Welland History .ca

Historic EVENTS in and around Welland


[Welland Tribune, 10 September 1914]

A break in the water main under the pavement at the intersection of Muir and Division sts. has been discovered. The pavement will have to be torn up at this point to make repairs. This is the first serious break that has occurred underneath the pavement.

It is likely the pavement will also have to be torn up on East Main St., in front of the Welland Electrical Co’s office, where an auto owned by Dr. S. E. Boulter of Niagara Falls South struck a hydrant and bent it over to an angle of 45 degrees. The hydrant will have to be taken out and to do this, it is thought a break will have to be made in the pavement. The auto was not put out of business by the encounter and proceeded to the Falls. It was driven by a young man.



[Welland Tribune, 15 January 1914]

After an unusually mild winter, a cold wave hit here on Monday night bringing the mercury at the court house down to 11 degrees below zero. Increasing in intensity on Tuesday, below zero was registered that night. Last night the cold wave departed as suddenly as it arrived.

While the ice dealers and hockey players welcomed the cold weather, others suffered. All over town water pipes were frozen in the houses and plumbers had more calls than they could attend to. On one street alone eight houses had frozen water pipes, the householders have been spending much time thawing them out.

The coldest weather last year was in March, when 4 below was registered. Two years ago the mercury went down to 20-below on one occasion.

Train service was considerably interfered with by Monday night’s blizzard and severe weather, but no blockades occurred locally.

The gas supply proved excellent throughout the cold snap very fortunately.

Very low temperatures were registered throughout Ontario. At Toronto it went 23 below, the coldest for 23 years.

Oh, petticoat! Oh, petticoat!
You vanished long ago.
We wish we had you back again,
Our *_____are cold, you know.


This is Opinion Regarding the Court House

[Welland Tribune, 15 January 1914]

That the court house is to have a tin roof instead of the slate roof ordered by the county council is now settled apparently. Chairman Brookfield of the jail committee states that the contractor put all kinds of difficulties in the way of carrying out the orders of the council, increasing the extra price from $700 to over $1300 and then stating that he could not secure slate of an even thickness until spring. At the same time it is felt by many that the tin roof is a great mistake and that a slate roof should have been put on at any cost.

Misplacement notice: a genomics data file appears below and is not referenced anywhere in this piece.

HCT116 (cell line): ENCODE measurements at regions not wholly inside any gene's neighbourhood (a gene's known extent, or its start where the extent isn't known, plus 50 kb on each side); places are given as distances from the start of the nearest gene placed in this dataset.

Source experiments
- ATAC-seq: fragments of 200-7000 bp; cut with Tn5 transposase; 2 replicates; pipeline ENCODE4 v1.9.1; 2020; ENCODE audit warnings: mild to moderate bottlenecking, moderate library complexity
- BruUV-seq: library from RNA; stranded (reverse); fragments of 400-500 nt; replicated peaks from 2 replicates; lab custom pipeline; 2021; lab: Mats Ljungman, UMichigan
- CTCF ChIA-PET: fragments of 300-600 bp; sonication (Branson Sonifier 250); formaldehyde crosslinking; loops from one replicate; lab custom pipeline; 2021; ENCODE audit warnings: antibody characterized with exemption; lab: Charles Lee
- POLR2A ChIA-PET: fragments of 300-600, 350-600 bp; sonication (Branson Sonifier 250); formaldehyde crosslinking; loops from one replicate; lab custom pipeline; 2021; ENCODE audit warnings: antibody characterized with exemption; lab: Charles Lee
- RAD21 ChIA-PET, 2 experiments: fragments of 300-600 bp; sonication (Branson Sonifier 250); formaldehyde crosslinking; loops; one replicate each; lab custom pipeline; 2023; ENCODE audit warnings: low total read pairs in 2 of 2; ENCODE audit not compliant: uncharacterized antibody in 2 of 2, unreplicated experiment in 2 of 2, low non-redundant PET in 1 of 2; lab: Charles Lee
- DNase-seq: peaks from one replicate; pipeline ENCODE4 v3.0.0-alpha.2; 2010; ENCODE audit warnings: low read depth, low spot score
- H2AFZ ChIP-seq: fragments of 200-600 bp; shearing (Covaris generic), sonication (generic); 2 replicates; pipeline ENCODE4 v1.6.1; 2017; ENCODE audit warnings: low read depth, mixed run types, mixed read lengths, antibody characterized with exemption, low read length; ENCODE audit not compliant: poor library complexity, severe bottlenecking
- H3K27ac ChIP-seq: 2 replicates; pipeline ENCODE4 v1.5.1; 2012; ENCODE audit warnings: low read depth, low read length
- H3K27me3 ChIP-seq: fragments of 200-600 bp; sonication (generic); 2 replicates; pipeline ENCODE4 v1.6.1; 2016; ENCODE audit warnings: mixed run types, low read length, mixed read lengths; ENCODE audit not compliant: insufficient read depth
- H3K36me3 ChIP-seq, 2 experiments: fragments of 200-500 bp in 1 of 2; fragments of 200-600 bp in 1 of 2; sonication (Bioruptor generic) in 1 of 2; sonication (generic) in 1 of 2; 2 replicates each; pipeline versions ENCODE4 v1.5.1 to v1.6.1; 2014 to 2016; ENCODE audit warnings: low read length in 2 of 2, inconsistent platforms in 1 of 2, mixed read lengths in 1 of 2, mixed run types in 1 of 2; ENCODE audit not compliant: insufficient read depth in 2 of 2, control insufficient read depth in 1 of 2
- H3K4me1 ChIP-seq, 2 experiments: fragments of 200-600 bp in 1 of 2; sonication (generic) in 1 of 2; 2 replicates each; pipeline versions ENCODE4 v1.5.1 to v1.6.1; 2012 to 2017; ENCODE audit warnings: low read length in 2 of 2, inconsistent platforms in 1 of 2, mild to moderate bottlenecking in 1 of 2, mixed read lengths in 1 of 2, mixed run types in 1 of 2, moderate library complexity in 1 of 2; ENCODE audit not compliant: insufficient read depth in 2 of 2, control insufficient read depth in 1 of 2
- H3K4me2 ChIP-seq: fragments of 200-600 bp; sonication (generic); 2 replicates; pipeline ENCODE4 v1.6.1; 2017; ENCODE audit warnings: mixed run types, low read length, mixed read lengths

Mr. Clarke has agreed to replace a further portion of stone coping, over which there was a dispute.


Enlargement will Make Best Hotel in Peninsula

Modern Refrigeration Plant Will Supply Three Hundred Pounds of Ice a Day

[Welland Telegraph, 4 August 1914]

              Great progress is being made by Contractor Diffin on the new addition of the New Dexter Hotel. The new part, which is constructed of solid brick and tile, is three stories, all the walls of which have been completed and the roof on. The interior of the structure means the most work. The second floor rooms each have a private tub and shower bath. The balance of the rooms, fifteen in number, are to be finished in the most modern style. The walls between each room are absolutely sound deadened. The most modern fire fighting appliances are also being installed throughout. The wiring has all been placed in conduit pipes and a  return call bell system is in each room. E.A. Spachmann has the electrical work. For the greater convenience of commercial travellers four sample rooms are on the first floor of the new addition. The greatest feature of the enlargement of this hotel is the refrigeration plant, and is the first one in Welland. By this plant all the boxes in the bar and kitchen are refrigerated and will be constructed so as to freeze three hundred pounds of ice a day for house use.